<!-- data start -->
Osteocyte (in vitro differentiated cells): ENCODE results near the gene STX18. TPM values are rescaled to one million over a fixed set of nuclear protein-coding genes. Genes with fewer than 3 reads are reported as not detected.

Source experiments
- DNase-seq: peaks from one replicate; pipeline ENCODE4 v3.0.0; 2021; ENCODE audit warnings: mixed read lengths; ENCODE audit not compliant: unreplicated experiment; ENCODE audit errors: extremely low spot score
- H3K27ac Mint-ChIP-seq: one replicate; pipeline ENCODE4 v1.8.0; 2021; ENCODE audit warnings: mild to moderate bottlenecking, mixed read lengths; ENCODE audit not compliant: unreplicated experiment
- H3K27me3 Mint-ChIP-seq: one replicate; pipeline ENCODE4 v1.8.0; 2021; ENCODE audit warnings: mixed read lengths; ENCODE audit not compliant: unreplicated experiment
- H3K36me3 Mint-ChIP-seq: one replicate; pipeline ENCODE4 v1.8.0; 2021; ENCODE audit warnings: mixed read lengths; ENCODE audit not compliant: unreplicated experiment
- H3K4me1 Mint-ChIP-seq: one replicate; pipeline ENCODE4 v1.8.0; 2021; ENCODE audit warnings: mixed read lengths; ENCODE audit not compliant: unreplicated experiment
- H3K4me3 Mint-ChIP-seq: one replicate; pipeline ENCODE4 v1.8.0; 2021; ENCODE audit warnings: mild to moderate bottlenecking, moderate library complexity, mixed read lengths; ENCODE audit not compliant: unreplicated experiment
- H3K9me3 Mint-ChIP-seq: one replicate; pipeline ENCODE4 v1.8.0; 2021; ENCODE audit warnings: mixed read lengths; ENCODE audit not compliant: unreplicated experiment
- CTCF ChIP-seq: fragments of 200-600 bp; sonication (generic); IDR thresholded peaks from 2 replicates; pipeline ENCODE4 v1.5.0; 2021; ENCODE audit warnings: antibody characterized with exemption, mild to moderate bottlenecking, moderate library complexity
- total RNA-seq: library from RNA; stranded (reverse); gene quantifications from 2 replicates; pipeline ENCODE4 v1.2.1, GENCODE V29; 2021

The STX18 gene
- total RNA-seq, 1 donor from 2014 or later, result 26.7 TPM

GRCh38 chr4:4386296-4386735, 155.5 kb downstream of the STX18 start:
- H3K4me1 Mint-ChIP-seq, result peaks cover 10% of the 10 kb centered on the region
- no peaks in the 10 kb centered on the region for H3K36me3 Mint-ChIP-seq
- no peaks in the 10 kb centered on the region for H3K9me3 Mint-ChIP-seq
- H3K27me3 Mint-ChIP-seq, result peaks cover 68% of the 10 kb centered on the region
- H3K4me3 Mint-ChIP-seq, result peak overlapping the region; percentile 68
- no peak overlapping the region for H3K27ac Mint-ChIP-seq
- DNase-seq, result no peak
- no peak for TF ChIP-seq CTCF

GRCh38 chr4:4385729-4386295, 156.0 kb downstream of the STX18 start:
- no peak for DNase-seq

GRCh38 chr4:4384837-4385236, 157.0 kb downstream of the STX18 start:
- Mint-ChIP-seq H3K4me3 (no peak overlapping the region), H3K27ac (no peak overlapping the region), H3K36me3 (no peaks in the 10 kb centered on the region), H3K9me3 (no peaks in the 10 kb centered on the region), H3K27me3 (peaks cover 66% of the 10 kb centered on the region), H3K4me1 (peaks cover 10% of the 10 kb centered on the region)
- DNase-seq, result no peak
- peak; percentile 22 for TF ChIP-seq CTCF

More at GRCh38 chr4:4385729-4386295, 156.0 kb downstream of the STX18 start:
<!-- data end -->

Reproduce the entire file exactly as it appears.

Osteocyte (in vitro differentiated cells): ENCODE results near the gene STX18. TPM values are rescaled to one million over a fixed set of nuclear protein-coding genes. Genes with fewer than 3 reads are reported as not detected.

Source experiments
- DNase-seq: peaks from one replicate; pipeline ENCODE4 v3.0.0; 2021; ENCODE audit warnings: mixed read lengths; ENCODE audit not compliant: unreplicated experiment; ENCODE audit errors: extremely low spot score
- H3K27ac Mint-ChIP-seq: one replicate; pipeline ENCODE4 v1.8.0; 2021; ENCODE audit warnings: mild to moderate bottlenecking, mixed read lengths; ENCODE audit not compliant: unreplicated experiment
- H3K27me3 Mint-ChIP-seq: one replicate; pipeline ENCODE4 v1.8.0; 2021; ENCODE audit warnings: mixed read lengths; ENCODE audit not compliant: unreplicated experiment
- H3K36me3 Mint-ChIP-seq: one replicate; pipeline ENCODE4 v1.8.0; 2021; ENCODE audit warnings: mixed read lengths; ENCODE audit not compliant: unreplicated experiment
- H3K4me1 Mint-ChIP-seq: one replicate; pipeline ENCODE4 v1.8.0; 2021; ENCODE audit warnings: mixed read lengths; ENCODE audit not compliant: unreplicated experiment
- H3K4me3 Mint-ChIP-seq: one replicate; pipeline ENCODE4 v1.8.0; 2021; ENCODE audit warnings: mild to moderate bottlenecking, moderate library complexity, mixed read lengths; ENCODE audit not compliant: unreplicated experiment
- H3K9me3 Mint-ChIP-seq: one replicate; pipeline ENCODE4 v1.8.0; 2021; ENCODE audit warnings: mixed read lengths; ENCODE audit not compliant: unreplicated experiment
- CTCF ChIP-seq: fragments of 200-600 bp; sonication (generic); IDR thresholded peaks from 2 replicates; pipeline ENCODE4 v1.5.0; 2021; ENCODE audit warnings: antibody characterized with exemption, mild to moderate bottlenecking, moderate library complexity
- total RNA-seq: library from RNA; stranded (reverse); gene quantifications from 2 replicates; pipeline ENCODE4 v1.2.1, GENCODE V29; 2021

The STX18 gene
- total RNA-seq, 1 donor from 2014 or later, result 26.7 TPM

GRCh38 chr4:4386296-4386735, 155.5 kb downstream of the STX18 start:
- H3K4me1 Mint-ChIP-seq, result peaks cover 10% of the 10 kb centered on the region
- no peaks in the 10 kb centered on the region for H3K36me3 Mint-ChIP-seq
- no peaks in the 10 kb centered on the region for H3K9me3 Mint-ChIP-seq
- H3K27me3 Mint-ChIP-seq, result peaks cover 68% of the 10 kb centered on the region
- H3K4me3 Mint-ChIP-seq, result peak overlapping the region; percentile 68
- no peak overlapping the region for H3K27ac Mint-ChIP-seq
- DNase-seq, result no peak
- no peak for TF ChIP-seq CTCF

GRCh38 chr4:4385729-4386295, 156.0 kb downstream of the STX18 start:
- no peak for DNase-seq

GRCh38 chr4:4384837-4385236, 157.0 kb downstream of the STX18 start:
- Mint-ChIP-seq H3K4me3 (no peak overlapping the region), H3K27ac (no peak overlapping the region), H3K36me3 (no peaks in the 10 kb centered on the region), H3K9me3 (no peaks in the 10 kb centered on the region), H3K27me3 (peaks cover 66% of the 10 kb centered on the region), H3K4me1 (peaks cover 10% of the 10 kb centered on the region)
- DNase-seq, result no peak
- peak; percentile 22 for TF ChIP-seq CTCF

More at GRCh38 chr4:4385729-4386295, 156.0 kb downstream of the STX18 start: